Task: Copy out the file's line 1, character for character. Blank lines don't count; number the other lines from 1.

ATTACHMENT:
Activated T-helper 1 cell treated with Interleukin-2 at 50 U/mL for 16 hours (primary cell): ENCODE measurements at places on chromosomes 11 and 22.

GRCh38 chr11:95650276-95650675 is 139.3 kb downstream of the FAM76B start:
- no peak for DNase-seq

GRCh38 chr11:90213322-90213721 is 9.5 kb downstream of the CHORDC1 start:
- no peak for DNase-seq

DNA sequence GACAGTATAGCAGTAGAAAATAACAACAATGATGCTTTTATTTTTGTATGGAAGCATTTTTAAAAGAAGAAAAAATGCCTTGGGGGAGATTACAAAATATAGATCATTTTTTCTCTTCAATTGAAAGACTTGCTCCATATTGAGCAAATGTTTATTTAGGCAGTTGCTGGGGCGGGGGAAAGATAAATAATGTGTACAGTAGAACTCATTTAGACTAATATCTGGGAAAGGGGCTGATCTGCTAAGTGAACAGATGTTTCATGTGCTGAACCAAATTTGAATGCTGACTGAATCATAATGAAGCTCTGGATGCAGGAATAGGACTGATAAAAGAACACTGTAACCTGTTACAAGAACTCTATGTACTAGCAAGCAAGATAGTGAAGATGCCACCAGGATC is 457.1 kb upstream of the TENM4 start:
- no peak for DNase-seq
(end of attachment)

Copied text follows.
Activated T-helper 1 cell treated with Interleukin-2 at 50 U/mL for 16 hours (primary cell): ENCODE measurements at places on chromosomes 11 and 22.